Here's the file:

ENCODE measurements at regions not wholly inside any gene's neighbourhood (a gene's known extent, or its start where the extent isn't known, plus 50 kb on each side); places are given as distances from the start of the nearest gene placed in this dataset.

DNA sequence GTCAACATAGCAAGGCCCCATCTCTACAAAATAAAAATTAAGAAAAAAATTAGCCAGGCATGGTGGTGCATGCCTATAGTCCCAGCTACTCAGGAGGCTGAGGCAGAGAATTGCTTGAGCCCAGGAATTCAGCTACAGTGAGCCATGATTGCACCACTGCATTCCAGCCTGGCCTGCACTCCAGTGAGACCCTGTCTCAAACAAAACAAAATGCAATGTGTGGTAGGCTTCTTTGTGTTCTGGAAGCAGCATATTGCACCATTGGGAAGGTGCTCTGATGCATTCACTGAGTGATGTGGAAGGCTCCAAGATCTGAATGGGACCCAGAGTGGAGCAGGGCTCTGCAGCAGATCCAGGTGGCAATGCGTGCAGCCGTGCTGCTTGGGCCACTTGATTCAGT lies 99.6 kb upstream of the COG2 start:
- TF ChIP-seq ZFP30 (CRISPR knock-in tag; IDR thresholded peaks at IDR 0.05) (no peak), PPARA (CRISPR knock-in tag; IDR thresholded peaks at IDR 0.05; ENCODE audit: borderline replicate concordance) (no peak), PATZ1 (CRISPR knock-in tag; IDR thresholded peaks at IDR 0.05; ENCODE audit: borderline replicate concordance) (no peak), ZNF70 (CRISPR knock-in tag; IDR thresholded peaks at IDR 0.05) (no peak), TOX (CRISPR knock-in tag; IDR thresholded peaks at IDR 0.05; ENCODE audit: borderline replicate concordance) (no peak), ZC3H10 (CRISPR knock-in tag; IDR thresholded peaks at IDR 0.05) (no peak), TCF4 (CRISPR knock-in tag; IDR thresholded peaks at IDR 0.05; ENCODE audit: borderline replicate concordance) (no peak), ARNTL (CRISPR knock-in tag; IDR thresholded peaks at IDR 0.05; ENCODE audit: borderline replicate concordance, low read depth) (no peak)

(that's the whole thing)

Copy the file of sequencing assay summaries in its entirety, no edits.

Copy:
ENCODE measurements at regions not wholly inside any gene's neighbourhood (a gene's known extent, or its start where the extent isn't known, plus 50 kb on each side); places are given as distances from the start of the nearest gene placed in this dataset.

DNA sequence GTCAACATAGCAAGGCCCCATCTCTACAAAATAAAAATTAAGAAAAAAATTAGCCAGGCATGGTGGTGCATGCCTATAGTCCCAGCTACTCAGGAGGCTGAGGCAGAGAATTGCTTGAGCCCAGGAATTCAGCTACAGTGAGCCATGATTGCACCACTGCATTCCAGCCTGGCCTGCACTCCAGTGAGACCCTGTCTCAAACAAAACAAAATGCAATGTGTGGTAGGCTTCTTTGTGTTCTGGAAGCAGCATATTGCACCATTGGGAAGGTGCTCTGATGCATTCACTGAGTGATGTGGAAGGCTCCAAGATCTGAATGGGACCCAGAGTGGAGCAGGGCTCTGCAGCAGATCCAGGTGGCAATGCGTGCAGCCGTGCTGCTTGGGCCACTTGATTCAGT lies 99.6 kb upstream of the COG2 start:
- TF ChIP-seq ZFP30 (CRISPR knock-in tag; IDR thresholded peaks at IDR 0.05) (no peak), PPARA (CRISPR knock-in tag; IDR thresholded peaks at IDR 0.05; ENCODE audit: borderline replicate concordance) (no peak), PATZ1 (CRISPR knock-in tag; IDR thresholded peaks at IDR 0.05; ENCODE audit: borderline replicate concordance) (no peak), ZNF70 (CRISPR knock-in tag; IDR thresholded peaks at IDR 0.05) (no peak), TOX (CRISPR knock-in tag; IDR thresholded peaks at IDR 0.05; ENCODE audit: borderline replicate concordance) (no peak), ZC3H10 (CRISPR knock-in tag; IDR thresholded peaks at IDR 0.05) (no peak), TCF4 (CRISPR knock-in tag; IDR thresholded peaks at IDR 0.05; ENCODE audit: borderline replicate concordance) (no peak), ARNTL (CRISPR knock-in tag; IDR thresholded peaks at IDR 0.05; ENCODE audit: borderline replicate concordance, low read depth) (no peak)